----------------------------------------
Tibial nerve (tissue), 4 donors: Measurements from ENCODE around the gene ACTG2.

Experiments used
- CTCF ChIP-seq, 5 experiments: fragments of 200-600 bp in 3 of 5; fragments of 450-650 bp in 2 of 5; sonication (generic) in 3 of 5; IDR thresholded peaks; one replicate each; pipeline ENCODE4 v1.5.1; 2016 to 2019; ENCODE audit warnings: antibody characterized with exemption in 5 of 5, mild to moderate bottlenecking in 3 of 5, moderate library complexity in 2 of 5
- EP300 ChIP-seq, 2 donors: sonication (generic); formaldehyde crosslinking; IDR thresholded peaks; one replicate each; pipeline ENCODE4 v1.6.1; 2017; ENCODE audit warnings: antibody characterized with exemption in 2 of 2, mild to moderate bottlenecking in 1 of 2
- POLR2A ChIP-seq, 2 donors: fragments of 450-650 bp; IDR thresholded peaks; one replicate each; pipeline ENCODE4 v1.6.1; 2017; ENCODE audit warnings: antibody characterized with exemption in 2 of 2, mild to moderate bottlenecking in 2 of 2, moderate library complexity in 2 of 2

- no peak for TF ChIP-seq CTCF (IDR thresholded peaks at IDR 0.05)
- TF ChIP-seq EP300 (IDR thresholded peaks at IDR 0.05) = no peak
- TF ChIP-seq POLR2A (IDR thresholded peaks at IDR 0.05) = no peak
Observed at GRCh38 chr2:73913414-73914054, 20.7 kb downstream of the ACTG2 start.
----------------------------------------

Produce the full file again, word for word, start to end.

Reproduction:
Tibial nerve (tissue), 4 donors: Measurements from ENCODE around the gene ACTG2.

Experiments used
- CTCF ChIP-seq, 5 experiments: fragments of 200-600 bp in 3 of 5; fragments of 450-650 bp in 2 of 5; sonication (generic) in 3 of 5; IDR thresholded peaks; one replicate each; pipeline ENCODE4 v1.5.1; 2016 to 2019; ENCODE audit warnings: antibody characterized with exemption in 5 of 5, mild to moderate bottlenecking in 3 of 5, moderate library complexity in 2 of 5
- EP300 ChIP-seq, 2 donors: sonication (generic); formaldehyde crosslinking; IDR thresholded peaks; one replicate each; pipeline ENCODE4 v1.6.1; 2017; ENCODE audit warnings: antibody characterized with exemption in 2 of 2, mild to moderate bottlenecking in 1 of 2
- POLR2A ChIP-seq, 2 donors: fragments of 450-650 bp; IDR thresholded peaks; one replicate each; pipeline ENCODE4 v1.6.1; 2017; ENCODE audit warnings: antibody characterized with exemption in 2 of 2, mild to moderate bottlenecking in 2 of 2, moderate library complexity in 2 of 2

- no peak for TF ChIP-seq CTCF (IDR thresholded peaks at IDR 0.05)
- TF ChIP-seq EP300 (IDR thresholded peaks at IDR 0.05) = no peak
- TF ChIP-seq POLR2A (IDR thresholded peaks at IDR 0.05) = no peak
Observed at GRCh38 chr2:73913414-73914054, 20.7 kb downstream of the ACTG2 start.